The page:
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           Men are Victims of Abuse in Life & Entitled to Our Support & Help 
















This page is going to have a lot of information and resources on it for Men that are suffering all forms of abuse. It is not just Child Abuse, Emotional, Physical but also Sexual abuse as well. One of the hardest things for any man to deal with in life, is the loss of his identity as a Man, and been a victim of abuse at the hands of a woman, causes this immediately. All men are taught as a child to be strong, the protector and not to cry yet as an Adult that has either been abused as a child or in his adult relationships this causes the barriers to be up, him to keep the abuse hidden and to never get the support and help that he deserves in life.

On September 22nd 2022 NolongerVictims launched the #MenToo worldwide campaign to help change how male victims of abuse are treated not just by members of the public, but by the media, Law Enforcement, Support Agencies, Governments, Hospitals, Medical Staff, basically how everybody and every business currently views men as the perpetrators of abuse and never as the victim is what needs to change. This campaign will help to do this as we want every notice board in hospitals, police stations, airports, social venues, hotels, government agencies etc, to  have our #MenToo poster on their walls in the same way that they share posters for women who are victims of abuse, men need to be treated EQUALLY to women and right now that's not happening. Women constantly DEMAND EQUALITY with men, YET when MEN try to reach out and demand the same as male victims of abuse, their ridiculed, not believed, made feel shameful, as if their less of a man when the reality is that it makes them MORE OF A MAN to stand up and say enough is enough.

Men are Victims just like women are and we as a society need to accept that fact and help them to receive the resources and to rid the Stigma attached to them reporting these crimes. If any man needs help or advice, please feel free to contact us directly either through the confidential Contact form on the Website or via our totally secure email All emails and Contact Messages are dealt with in total confidentiality. We will be able to provide you with the services you will need in order to escape your life of abuse as well as to get you the local contacts for reputable Organizations that can help you as a Man to escape your life of abuse and to live life as you should in safety.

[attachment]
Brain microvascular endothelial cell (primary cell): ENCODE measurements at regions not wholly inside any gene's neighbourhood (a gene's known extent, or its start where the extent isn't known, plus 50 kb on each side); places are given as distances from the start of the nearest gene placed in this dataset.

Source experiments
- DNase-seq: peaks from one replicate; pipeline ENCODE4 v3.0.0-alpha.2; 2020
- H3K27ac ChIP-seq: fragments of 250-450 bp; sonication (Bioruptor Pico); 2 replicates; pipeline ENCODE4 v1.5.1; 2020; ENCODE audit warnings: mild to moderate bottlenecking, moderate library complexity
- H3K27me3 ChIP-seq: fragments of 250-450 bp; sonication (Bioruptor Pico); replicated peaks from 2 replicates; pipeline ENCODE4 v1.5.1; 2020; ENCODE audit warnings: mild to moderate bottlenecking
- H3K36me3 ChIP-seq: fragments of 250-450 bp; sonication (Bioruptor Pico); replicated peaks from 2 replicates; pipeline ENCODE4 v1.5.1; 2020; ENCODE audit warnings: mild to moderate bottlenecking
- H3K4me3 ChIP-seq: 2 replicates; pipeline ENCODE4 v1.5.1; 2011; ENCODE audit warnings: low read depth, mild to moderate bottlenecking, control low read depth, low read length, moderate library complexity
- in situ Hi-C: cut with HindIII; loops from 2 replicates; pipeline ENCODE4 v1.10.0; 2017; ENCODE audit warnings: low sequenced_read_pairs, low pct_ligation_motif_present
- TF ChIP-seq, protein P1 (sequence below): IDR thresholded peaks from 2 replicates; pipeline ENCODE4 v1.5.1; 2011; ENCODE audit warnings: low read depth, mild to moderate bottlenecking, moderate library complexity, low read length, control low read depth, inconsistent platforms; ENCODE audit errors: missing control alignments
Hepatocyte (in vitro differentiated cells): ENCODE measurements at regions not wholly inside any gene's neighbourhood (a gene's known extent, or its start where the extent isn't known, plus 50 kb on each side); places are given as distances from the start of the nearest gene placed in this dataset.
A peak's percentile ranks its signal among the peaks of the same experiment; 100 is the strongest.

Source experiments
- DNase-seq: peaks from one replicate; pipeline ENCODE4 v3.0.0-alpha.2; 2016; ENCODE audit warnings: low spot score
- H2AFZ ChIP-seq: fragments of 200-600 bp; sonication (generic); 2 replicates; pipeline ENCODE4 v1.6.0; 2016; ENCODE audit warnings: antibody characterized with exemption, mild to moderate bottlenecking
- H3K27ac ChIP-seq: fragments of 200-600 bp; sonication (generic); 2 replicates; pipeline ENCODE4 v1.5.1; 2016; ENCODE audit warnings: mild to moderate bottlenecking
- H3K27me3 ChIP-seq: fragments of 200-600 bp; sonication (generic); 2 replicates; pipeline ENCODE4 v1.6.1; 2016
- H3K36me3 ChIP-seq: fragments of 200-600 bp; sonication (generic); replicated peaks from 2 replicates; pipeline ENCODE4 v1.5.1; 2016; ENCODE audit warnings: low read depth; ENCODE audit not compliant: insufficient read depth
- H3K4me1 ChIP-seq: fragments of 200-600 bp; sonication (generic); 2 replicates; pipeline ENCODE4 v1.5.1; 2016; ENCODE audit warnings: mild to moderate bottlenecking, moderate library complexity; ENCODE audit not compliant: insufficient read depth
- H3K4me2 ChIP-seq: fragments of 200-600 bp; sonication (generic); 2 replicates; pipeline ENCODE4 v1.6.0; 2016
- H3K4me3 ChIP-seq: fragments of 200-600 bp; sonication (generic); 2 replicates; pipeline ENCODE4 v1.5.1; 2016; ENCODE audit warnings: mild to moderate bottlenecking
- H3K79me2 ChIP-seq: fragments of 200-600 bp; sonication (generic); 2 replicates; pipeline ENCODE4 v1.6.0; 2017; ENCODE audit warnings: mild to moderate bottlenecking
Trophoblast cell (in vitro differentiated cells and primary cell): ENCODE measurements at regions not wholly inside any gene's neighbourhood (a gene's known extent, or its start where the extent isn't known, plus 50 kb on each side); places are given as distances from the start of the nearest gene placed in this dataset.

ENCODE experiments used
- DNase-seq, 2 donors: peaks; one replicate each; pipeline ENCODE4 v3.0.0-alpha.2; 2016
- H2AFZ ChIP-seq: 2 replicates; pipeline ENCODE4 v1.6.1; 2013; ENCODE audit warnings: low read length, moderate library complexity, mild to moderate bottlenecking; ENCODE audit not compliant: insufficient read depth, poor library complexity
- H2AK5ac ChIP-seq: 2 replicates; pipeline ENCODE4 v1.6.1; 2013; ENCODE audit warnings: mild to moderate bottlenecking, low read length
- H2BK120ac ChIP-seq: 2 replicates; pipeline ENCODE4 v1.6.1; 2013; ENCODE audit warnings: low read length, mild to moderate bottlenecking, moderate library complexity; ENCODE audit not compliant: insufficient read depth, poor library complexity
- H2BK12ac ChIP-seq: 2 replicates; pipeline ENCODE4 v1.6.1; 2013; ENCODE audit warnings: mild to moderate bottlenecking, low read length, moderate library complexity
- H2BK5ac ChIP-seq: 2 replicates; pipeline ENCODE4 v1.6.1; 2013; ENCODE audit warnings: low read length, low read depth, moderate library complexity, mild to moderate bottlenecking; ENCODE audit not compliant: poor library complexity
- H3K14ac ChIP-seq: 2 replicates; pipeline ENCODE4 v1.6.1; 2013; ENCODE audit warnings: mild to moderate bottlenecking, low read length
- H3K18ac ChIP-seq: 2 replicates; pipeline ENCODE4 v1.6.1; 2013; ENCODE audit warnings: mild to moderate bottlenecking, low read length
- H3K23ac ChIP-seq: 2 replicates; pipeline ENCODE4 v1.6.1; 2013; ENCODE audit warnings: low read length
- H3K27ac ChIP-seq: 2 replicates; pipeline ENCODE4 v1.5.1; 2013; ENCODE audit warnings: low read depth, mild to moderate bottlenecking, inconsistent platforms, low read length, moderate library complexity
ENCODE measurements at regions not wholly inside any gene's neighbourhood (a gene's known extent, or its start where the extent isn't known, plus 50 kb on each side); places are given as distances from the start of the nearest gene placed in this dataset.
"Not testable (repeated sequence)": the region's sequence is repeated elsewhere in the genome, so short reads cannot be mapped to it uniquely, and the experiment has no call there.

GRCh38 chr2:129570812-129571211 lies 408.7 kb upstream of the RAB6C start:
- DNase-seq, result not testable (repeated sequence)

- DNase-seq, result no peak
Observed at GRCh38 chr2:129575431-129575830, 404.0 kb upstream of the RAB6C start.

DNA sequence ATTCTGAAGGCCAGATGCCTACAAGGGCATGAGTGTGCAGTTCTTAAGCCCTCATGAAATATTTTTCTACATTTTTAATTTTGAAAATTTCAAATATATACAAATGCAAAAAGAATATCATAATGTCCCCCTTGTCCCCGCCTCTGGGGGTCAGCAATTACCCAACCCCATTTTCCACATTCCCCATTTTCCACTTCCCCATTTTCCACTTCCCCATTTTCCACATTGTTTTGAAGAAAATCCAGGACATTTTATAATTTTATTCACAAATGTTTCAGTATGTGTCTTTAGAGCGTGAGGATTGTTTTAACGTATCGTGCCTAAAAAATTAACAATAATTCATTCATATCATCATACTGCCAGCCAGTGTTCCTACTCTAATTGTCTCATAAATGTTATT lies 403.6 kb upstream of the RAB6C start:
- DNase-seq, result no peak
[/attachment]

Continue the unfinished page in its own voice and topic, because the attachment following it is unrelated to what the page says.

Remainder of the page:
Help for abused men: You’re not alone


If you're a man in an abusive relationship, it's important to know that you're not alone. It happens to men from all cultures and all walks of life. Figures suggest that as many as one in three victims of domestic violence are male. However, men are often reluctant to report abuse by women because they feel embarrassed, or they fear they won't be believed, or worse, that police will assume that since they're male they are the perpetrator of the violence and not the victim.


An abusive wife or partner may hit, kick, bite, punch, spit, throw things, or destroy your possessions. To make up for any difference in strength, she may attack you while you're asleep or otherwise catch you by surprise. She may also use a weapon, such as a gun or a knife, or strike you with an object, abuse or threaten your children, or harm your pets. Of course, domestic abuse is not limited to violence. Your spouse or partner may also: